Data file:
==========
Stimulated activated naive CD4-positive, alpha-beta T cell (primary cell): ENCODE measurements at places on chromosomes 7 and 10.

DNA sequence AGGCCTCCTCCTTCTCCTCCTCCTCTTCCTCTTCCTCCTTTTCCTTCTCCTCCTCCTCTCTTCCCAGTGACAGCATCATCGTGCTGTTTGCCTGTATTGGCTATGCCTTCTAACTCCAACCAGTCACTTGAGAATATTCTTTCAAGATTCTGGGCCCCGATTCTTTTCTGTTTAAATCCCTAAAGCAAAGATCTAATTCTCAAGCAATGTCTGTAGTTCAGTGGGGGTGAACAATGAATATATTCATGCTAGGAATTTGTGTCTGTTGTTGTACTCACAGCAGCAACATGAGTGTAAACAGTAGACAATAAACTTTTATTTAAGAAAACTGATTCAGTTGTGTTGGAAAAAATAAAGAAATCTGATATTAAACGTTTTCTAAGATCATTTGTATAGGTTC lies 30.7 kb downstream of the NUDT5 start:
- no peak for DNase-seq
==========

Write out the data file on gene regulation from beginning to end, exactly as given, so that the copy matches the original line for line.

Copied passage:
Stimulated activated naive CD4-positive, alpha-beta T cell (primary cell): ENCODE measurements at places on chromosomes 7 and 10.

DNA sequence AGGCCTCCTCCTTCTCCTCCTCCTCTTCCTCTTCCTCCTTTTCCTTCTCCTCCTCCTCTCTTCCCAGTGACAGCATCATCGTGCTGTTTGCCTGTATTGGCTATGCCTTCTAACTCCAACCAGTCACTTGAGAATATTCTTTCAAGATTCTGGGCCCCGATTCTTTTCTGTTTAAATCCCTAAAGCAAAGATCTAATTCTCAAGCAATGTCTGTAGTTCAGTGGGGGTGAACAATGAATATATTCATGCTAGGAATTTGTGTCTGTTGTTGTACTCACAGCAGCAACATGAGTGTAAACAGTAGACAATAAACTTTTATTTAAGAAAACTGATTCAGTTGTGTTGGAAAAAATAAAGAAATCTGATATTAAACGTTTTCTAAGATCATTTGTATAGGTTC lies 30.7 kb downstream of the NUDT5 start:
- no peak for DNase-seq